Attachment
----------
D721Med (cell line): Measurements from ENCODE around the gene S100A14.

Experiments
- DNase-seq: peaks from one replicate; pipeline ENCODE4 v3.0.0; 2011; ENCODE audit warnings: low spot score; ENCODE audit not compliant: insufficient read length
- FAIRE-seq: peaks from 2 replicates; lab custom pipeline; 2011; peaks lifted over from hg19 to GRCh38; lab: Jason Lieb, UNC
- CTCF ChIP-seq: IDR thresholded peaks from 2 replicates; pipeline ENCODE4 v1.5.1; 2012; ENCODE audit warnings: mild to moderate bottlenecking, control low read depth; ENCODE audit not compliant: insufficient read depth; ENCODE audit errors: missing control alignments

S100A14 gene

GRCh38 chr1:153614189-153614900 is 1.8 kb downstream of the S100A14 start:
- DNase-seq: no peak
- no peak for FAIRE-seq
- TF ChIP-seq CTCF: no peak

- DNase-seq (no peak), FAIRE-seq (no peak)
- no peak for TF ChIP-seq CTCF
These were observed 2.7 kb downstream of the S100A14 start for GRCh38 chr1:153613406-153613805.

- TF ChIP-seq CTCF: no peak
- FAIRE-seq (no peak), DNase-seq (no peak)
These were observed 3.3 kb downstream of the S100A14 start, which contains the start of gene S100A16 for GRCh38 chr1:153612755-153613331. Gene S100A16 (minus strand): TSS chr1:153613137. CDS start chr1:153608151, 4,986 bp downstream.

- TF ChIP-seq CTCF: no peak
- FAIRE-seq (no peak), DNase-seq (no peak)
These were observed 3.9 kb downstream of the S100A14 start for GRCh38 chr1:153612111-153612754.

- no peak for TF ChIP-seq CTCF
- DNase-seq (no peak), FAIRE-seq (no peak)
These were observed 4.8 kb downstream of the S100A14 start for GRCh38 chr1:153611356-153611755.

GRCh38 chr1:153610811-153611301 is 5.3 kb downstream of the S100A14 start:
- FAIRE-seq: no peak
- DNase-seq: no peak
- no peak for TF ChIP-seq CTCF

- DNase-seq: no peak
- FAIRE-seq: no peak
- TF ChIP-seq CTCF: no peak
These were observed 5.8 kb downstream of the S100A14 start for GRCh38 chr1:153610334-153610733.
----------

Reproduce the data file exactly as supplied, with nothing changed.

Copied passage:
D721Med (cell line): Measurements from ENCODE around the gene S100A14.

Experiments
- DNase-seq: peaks from one replicate; pipeline ENCODE4 v3.0.0; 2011; ENCODE audit warnings: low spot score; ENCODE audit not compliant: insufficient read length
- FAIRE-seq: peaks from 2 replicates; lab custom pipeline; 2011; peaks lifted over from hg19 to GRCh38; lab: Jason Lieb, UNC
- CTCF ChIP-seq: IDR thresholded peaks from 2 replicates; pipeline ENCODE4 v1.5.1; 2012; ENCODE audit warnings: mild to moderate bottlenecking, control low read depth; ENCODE audit not compliant: insufficient read depth; ENCODE audit errors: missing control alignments

S100A14 gene

GRCh38 chr1:153614189-153614900 is 1.8 kb downstream of the S100A14 start:
- DNase-seq: no peak
- no peak for FAIRE-seq
- TF ChIP-seq CTCF: no peak

- DNase-seq (no peak), FAIRE-seq (no peak)
- no peak for TF ChIP-seq CTCF
These were observed 2.7 kb downstream of the S100A14 start for GRCh38 chr1:153613406-153613805.

- TF ChIP-seq CTCF: no peak
- FAIRE-seq (no peak), DNase-seq (no peak)
These were observed 3.3 kb downstream of the S100A14 start, which contains the start of gene S100A16 for GRCh38 chr1:153612755-153613331. Gene S100A16 (minus strand): TSS chr1:153613137. CDS start chr1:153608151, 4,986 bp downstream.

- TF ChIP-seq CTCF: no peak
- FAIRE-seq (no peak), DNase-seq (no peak)
These were observed 3.9 kb downstream of the S100A14 start for GRCh38 chr1:153612111-153612754.

- no peak for TF ChIP-seq CTCF
- DNase-seq (no peak), FAIRE-seq (no peak)
These were observed 4.8 kb downstream of the S100A14 start for GRCh38 chr1:153611356-153611755.

GRCh38 chr1:153610811-153611301 is 5.3 kb downstream of the S100A14 start:
- FAIRE-seq: no peak
- DNase-seq: no peak
- no peak for TF ChIP-seq CTCF

- DNase-seq: no peak
- FAIRE-seq: no peak
- TF ChIP-seq CTCF: no peak
These were observed 5.8 kb downstream of the S100A14 start for GRCh38 chr1:153610334-153610733.